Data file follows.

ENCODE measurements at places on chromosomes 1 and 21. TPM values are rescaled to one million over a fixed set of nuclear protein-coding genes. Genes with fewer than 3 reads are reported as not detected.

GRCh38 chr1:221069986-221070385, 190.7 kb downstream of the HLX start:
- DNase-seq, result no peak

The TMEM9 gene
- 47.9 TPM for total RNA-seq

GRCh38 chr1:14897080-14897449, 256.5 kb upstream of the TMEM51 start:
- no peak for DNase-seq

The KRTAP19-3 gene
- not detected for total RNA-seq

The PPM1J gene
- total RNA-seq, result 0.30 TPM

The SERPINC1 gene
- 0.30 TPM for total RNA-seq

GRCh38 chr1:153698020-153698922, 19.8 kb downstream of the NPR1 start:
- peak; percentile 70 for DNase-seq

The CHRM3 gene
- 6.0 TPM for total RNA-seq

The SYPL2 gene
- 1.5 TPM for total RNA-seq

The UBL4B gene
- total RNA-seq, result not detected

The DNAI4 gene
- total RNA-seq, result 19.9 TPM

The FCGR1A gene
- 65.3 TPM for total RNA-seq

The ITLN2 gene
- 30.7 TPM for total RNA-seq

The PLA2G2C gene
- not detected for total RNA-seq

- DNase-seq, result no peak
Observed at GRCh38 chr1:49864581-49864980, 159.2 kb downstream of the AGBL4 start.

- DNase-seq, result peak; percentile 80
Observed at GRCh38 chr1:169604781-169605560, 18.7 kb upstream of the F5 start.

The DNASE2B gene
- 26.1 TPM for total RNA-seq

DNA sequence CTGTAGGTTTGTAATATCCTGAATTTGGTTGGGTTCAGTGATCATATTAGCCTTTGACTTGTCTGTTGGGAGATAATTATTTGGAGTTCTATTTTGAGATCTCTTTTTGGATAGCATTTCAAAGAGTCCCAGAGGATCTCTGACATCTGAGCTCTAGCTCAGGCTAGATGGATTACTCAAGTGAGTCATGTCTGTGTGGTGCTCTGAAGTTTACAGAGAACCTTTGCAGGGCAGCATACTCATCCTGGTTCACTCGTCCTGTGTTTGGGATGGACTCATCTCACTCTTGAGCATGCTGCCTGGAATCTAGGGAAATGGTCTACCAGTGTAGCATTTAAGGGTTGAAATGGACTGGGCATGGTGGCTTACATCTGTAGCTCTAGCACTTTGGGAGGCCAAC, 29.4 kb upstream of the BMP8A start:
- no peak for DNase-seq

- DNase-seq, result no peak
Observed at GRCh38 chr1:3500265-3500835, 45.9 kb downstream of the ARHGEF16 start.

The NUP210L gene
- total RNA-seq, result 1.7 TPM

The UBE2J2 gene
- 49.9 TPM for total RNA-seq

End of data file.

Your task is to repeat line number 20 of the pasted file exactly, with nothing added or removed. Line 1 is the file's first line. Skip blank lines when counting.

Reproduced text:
The UBL4B gene